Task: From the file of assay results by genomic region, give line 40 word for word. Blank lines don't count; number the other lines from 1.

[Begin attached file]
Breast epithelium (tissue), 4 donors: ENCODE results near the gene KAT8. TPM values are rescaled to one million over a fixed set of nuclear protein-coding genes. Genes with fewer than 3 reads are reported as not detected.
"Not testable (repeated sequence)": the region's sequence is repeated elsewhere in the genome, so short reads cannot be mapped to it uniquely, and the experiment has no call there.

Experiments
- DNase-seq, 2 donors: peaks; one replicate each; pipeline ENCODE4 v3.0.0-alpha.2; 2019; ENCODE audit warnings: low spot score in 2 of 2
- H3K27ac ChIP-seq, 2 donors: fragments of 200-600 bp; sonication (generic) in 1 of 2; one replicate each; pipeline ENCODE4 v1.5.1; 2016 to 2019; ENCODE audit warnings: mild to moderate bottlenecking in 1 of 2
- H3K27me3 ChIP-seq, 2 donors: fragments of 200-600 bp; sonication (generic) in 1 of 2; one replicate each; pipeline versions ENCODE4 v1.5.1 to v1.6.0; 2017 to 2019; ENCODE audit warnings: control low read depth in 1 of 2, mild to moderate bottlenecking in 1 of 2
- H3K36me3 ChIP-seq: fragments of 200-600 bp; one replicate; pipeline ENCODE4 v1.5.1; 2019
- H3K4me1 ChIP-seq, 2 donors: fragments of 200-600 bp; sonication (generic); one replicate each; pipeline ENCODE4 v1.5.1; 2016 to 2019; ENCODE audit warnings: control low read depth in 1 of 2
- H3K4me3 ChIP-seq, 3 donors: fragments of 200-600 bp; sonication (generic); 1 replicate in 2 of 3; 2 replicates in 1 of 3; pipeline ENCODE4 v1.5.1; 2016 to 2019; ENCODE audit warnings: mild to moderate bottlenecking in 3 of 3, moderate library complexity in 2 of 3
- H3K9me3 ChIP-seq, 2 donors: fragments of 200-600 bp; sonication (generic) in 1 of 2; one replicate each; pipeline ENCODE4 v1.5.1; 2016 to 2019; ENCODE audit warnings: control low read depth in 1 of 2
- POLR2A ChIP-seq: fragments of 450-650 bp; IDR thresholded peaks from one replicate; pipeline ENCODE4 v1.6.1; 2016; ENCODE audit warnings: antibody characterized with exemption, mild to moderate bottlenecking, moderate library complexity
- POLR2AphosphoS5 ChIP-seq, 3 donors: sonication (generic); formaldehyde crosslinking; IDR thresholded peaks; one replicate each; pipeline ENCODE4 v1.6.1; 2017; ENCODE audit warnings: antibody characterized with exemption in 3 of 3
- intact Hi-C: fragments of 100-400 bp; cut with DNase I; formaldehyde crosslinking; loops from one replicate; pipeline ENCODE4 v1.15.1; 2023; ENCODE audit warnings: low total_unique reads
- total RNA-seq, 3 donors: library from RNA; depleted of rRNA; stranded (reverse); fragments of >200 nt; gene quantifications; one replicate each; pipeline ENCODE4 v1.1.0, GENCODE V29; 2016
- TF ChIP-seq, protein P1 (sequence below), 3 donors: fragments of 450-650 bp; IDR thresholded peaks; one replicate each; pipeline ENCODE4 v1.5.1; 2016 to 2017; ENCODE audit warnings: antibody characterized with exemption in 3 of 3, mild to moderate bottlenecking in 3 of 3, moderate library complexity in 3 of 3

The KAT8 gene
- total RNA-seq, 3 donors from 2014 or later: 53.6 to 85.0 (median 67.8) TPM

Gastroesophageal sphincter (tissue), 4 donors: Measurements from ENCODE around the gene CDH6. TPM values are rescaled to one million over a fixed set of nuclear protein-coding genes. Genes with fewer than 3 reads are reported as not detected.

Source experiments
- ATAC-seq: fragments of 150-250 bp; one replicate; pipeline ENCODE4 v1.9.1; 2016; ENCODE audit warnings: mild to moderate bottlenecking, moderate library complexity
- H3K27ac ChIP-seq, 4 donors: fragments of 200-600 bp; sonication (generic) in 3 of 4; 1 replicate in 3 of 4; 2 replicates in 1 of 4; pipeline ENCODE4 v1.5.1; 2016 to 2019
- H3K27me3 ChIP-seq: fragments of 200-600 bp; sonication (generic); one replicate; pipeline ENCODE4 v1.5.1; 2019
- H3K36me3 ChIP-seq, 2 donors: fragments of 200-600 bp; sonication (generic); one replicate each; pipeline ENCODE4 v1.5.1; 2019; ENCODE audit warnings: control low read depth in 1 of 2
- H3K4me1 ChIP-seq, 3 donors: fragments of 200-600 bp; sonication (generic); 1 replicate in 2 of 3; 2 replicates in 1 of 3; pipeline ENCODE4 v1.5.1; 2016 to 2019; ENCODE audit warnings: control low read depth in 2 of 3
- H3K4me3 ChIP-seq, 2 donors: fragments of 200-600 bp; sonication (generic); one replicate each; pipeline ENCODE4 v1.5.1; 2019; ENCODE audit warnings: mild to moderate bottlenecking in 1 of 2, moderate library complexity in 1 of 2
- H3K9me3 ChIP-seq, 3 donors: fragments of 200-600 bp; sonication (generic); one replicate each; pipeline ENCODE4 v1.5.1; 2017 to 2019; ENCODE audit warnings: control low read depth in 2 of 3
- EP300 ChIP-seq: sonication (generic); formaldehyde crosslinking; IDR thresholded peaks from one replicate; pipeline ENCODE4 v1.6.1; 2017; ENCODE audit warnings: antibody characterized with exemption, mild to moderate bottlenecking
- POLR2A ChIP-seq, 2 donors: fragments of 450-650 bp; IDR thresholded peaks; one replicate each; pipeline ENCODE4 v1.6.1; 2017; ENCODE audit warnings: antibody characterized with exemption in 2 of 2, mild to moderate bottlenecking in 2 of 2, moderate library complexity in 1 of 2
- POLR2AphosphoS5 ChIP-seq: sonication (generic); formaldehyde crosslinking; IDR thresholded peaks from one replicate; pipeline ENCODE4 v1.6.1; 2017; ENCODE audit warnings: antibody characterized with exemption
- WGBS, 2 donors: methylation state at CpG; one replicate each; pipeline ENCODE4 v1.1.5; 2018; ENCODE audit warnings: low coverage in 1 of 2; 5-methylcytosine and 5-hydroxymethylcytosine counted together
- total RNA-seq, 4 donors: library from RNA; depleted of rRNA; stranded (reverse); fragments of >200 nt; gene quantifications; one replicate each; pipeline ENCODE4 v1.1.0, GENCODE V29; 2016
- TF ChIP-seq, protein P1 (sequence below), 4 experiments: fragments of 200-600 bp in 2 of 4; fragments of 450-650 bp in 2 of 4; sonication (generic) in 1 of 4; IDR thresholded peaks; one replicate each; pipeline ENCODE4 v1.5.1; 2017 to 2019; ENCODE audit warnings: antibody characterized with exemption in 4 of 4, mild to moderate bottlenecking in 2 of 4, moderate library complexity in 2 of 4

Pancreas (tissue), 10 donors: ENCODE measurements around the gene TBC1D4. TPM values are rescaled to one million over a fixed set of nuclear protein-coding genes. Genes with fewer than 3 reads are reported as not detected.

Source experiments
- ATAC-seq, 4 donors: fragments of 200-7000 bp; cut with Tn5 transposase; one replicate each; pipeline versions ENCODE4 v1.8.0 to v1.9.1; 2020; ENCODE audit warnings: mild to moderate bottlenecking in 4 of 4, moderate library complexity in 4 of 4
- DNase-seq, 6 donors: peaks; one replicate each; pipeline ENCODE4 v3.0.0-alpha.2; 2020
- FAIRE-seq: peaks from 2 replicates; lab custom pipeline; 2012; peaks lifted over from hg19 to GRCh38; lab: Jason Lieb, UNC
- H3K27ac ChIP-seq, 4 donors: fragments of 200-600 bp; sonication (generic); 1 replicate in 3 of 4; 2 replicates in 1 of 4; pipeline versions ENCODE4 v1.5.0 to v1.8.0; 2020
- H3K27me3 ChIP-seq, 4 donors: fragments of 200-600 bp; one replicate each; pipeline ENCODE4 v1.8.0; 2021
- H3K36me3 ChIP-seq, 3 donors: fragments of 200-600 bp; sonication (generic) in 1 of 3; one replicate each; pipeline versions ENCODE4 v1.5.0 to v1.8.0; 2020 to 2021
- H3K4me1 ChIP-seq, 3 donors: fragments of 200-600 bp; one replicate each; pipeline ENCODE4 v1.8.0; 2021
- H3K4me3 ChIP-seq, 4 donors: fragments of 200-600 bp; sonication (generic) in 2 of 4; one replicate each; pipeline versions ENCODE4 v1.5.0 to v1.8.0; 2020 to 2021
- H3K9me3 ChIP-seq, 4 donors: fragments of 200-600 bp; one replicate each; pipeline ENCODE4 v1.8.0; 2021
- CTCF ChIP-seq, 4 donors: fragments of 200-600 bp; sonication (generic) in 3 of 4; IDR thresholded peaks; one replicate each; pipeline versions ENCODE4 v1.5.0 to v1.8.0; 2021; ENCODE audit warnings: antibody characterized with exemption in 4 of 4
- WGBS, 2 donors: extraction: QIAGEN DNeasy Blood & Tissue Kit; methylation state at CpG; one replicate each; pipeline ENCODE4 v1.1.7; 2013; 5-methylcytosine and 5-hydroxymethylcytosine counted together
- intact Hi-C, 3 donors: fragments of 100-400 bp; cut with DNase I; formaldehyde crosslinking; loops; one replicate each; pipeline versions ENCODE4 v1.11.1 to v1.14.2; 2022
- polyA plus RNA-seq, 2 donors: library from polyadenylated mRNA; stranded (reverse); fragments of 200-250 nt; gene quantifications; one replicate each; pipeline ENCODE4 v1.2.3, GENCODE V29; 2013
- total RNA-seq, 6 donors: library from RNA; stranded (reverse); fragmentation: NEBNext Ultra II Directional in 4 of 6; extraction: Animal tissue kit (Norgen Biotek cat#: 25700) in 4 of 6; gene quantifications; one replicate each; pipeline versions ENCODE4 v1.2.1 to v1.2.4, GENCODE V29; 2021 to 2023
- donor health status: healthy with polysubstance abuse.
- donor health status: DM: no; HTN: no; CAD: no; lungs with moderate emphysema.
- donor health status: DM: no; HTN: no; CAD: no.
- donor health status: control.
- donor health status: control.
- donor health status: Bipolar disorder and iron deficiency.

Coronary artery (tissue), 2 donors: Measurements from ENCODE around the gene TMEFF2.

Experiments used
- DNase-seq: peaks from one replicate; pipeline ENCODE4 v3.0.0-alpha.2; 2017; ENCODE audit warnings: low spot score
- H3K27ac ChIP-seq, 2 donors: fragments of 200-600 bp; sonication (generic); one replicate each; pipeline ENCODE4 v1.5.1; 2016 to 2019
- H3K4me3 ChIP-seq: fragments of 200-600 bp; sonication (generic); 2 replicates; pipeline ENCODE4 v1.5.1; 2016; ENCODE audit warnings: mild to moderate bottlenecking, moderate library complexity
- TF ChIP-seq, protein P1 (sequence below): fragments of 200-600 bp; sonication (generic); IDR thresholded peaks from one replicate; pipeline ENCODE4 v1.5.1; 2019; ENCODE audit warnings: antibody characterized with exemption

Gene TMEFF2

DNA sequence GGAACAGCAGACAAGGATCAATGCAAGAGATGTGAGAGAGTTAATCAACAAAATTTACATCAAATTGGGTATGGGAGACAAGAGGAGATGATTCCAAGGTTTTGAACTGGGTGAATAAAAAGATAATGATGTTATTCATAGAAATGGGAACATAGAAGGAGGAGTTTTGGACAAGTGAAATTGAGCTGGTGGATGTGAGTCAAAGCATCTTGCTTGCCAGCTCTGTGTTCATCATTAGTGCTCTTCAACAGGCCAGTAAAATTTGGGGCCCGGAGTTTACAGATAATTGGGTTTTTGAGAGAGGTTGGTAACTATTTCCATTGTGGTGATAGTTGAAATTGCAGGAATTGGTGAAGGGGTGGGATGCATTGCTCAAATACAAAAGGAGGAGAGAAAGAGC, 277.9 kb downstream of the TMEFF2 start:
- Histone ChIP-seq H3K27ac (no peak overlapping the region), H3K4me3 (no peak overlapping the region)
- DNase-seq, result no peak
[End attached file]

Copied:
- H3K36me3 ChIP-seq, 3 donors: fragments of 200-600 bp; sonication (generic) in 1 of 3; one replicate each; pipeline versions ENCODE4 v1.5.0 to v1.8.0; 2020 to 2021